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Top tips for the DIY investor

Monday 9th February 2015

By Gaspar d’Orey, CEO and co-founder of Zercatto
 
The stock market is complex, and can often seem alien to those who aren’t familiar with its more intricate workings. But this doesn’t have to be the case: with a little help, any DIY investor can start on the road to investment success.
 
In the interests of helping you develop your understanding of the markets, I want to share some of my top tips for those who want to take their investment portfolios to the next level and learn a few advanced tricks to read the stock market.
 
Understand what influences your share price
 
Over time, countries’ economies have become more closely linked. This is an incredibly positive development, but it has increased the number of factors that influence share prices globally. To benefit your own portfolio, then, it’s important to understand which of these factors influence share prices.
 
A lot of people believe that a company’s performance year-on-year is the biggest factor in its share price. However, while a company’s individual result is reflected in its share price, there are four other mitigating factors to consider when thinking about the influences on your portfolio: the economy, the market, the sector, and the industry. If the economy, for example, is performing well, then your stock is also likely to be performing well. The industry, sector, and market your stock falls under have a similar effect – if they are in a positive cycle, your share will be too.
 
The power of the economic cycle
 
But what do I mean by a cycle? Economists have identified five economic stages. These cover the economy’s expansion, slowed growth, crisis, and recovery periods. And because the economy’s performance at large affects the markets, these stages are directly linked to the stock market cycle. This matters to you because each sector represented in the market has a different optimum time in the cycle for trading.
 
So which sectors perform best in each stage? That’s difficult to predict, partly because we don’t know how long each stage lasts until it’s over. However, we can use market data from the past few decades to identify patterns in performance where sectors are at their most profitable and when they generate the most returns.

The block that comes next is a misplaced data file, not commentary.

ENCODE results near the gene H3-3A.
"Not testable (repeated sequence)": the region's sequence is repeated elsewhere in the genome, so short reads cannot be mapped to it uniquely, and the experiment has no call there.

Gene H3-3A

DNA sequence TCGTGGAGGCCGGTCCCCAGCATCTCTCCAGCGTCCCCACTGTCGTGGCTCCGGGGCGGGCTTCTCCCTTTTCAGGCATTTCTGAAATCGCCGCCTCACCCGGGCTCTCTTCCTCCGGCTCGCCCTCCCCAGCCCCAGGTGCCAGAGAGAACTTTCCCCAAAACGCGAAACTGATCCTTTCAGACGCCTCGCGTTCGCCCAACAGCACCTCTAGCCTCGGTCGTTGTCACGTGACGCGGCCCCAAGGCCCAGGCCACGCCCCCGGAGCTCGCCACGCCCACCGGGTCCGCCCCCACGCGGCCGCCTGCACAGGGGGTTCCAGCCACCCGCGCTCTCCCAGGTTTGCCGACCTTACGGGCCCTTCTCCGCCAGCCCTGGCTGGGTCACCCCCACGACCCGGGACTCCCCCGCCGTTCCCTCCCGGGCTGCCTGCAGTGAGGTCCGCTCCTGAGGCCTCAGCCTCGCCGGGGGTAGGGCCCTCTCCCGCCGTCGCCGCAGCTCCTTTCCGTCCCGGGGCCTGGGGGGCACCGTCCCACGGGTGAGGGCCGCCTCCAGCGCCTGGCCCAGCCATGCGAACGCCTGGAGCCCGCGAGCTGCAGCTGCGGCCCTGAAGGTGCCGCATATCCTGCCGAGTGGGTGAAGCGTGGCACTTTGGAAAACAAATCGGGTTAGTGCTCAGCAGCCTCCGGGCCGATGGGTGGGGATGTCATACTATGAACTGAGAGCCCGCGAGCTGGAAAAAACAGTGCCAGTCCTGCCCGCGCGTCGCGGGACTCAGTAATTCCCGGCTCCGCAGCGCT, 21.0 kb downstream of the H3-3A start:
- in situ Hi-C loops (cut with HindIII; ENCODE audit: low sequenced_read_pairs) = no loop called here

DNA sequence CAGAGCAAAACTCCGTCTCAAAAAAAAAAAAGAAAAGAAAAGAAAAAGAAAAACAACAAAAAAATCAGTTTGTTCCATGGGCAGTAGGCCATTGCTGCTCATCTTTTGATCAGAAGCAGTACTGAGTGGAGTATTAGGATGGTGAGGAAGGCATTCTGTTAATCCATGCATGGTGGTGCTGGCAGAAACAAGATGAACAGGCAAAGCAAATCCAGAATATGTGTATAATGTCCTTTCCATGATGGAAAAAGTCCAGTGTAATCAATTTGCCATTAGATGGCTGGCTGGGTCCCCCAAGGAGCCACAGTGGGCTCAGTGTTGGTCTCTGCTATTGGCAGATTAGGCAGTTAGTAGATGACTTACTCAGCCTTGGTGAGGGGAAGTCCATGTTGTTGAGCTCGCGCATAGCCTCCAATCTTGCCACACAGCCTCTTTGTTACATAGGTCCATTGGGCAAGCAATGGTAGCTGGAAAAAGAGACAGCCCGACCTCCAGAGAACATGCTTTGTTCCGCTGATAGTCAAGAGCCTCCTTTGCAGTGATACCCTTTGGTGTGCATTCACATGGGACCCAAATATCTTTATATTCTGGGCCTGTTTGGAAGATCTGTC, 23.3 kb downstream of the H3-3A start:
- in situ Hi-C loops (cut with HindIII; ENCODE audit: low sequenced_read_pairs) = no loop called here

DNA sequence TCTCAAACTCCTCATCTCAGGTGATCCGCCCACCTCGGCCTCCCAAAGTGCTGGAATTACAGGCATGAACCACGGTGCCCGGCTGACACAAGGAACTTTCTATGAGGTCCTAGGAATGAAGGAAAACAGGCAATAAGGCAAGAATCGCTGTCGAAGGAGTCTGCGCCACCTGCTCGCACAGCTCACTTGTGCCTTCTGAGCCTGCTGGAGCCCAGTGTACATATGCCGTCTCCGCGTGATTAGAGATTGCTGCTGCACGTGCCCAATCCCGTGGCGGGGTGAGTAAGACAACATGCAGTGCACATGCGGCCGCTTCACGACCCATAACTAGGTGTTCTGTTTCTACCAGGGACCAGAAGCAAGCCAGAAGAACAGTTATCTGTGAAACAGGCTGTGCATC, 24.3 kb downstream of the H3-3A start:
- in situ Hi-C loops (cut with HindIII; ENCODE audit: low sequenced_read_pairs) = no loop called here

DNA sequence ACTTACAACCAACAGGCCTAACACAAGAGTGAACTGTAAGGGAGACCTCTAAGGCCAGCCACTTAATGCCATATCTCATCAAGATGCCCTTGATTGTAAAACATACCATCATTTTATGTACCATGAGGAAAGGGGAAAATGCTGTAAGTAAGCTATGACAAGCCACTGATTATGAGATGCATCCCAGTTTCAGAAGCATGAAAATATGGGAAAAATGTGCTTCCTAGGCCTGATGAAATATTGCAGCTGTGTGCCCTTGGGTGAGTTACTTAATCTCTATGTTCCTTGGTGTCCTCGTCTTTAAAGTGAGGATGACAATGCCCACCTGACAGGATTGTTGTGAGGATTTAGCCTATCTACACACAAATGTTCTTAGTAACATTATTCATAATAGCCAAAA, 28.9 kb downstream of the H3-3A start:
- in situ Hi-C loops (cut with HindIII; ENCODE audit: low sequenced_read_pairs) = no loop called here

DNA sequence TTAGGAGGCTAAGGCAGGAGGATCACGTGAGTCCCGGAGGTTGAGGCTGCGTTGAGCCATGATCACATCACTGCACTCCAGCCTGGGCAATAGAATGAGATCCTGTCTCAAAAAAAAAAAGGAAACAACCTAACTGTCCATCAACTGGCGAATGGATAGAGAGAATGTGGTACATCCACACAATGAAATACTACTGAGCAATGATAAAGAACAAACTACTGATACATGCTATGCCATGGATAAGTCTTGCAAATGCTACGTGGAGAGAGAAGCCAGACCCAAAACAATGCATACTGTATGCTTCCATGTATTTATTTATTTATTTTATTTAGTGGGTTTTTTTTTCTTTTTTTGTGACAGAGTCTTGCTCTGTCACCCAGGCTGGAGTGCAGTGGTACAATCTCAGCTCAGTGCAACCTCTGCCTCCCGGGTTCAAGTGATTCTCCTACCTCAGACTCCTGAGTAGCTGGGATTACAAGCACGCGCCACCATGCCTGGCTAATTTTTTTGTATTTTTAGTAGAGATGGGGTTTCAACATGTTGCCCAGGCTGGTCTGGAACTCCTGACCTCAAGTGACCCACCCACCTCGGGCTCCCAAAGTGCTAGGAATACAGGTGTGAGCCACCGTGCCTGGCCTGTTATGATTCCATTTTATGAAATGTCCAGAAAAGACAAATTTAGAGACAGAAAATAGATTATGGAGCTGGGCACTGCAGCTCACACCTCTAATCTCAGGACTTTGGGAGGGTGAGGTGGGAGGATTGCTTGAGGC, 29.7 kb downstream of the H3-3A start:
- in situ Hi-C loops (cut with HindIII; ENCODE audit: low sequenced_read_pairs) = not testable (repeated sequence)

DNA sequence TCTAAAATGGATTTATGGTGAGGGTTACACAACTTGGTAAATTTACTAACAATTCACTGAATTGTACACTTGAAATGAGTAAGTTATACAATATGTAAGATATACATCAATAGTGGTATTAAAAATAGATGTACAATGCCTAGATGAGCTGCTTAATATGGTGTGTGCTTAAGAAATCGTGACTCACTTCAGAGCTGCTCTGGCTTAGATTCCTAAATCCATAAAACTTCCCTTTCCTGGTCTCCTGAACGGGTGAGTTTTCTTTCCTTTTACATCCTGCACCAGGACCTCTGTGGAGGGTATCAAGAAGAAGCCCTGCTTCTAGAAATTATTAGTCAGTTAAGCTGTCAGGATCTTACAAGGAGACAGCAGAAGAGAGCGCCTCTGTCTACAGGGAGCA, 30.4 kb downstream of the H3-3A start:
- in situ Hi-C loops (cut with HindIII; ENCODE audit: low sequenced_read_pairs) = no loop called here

In the early expansion stage, consumer goods, transportation and technology trade intensively. Capital goods continue to be traded during middle expansion. While in late expansion, energy, basic materials (i.e. mining, metals, chemicals) and consumer staples take centre stage. Consumer staples continue to dominate as the cycle turns to early contraction, along with utilities. Once the cycle reaches late contraction, consumer cyclicals and financials are the most intensively traded.
 
How can you identify which part of the cycle we’re in?
 
The list above doesn’t automatically mean that you should invest in technology during early expansion, though. After all, how can we tell that we are actually in a state of early expansion? There are three approaches we use to uncover this information:
 
1) Look at the sectors that are performing well. If they match up to the list above, it’s a good indicator of the economy’s performance more widely.
2) Use indicators like interest rates and inflation. 
3) Employ technical analysis, such as looking at heat maps and the “leaders” and “laggards” of the stock market.
 
Economic indicators are external political factors that influence overall market performance, as we see when the market reacts to big political announcements. Monetary policies are a good example; for instance the recent QE proposals in the Eurozone have impacted currency valuations, most notably the Swiss Franc. Likewise, interest rates and inflation can change the market’s stability and are directly linked to economic cycles. In periods of growth, inflation and interest rates remain low while industrial production increases. It’s well known that such periods of growth offer better opportunities to invest as people tend to borrow more money and save less in pension plans, for example.
 
With this advice, you will be able to identify which industries to keep a close eye on, and adjust your investment strategy accordingly. You don’t need to be Nostradamus to develop a coherent, winning strategy – it just takes a little bit of research, and quite a lot of trial and error.
 





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Editorial Contact Details - Conor Shilling
conor.shilling@angelsmedia.co.uk
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